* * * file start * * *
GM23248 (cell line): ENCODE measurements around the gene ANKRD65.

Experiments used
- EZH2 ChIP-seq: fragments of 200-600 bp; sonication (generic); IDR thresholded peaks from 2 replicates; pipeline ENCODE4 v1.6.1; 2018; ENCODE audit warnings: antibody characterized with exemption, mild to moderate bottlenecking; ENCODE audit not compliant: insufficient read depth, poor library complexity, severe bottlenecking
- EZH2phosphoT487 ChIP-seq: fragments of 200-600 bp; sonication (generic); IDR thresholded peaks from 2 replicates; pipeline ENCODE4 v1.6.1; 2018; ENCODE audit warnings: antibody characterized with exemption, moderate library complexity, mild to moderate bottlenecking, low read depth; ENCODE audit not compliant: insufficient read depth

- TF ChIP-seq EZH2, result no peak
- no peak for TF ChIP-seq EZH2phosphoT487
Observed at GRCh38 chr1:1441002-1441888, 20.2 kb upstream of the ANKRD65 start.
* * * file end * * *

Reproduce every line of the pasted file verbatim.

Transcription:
GM23248 (cell line): ENCODE measurements around the gene ANKRD65.

Experiments used
- EZH2 ChIP-seq: fragments of 200-600 bp; sonication (generic); IDR thresholded peaks from 2 replicates; pipeline ENCODE4 v1.6.1; 2018; ENCODE audit warnings: antibody characterized with exemption, mild to moderate bottlenecking; ENCODE audit not compliant: insufficient read depth, poor library complexity, severe bottlenecking
- EZH2phosphoT487 ChIP-seq: fragments of 200-600 bp; sonication (generic); IDR thresholded peaks from 2 replicates; pipeline ENCODE4 v1.6.1; 2018; ENCODE audit warnings: antibody characterized with exemption, moderate library complexity, mild to moderate bottlenecking, low read depth; ENCODE audit not compliant: insufficient read depth

- TF ChIP-seq EZH2, result no peak
- no peak for TF ChIP-seq EZH2phosphoT487
Observed at GRCh38 chr1:1441002-1441888, 20.2 kb upstream of the ANKRD65 start.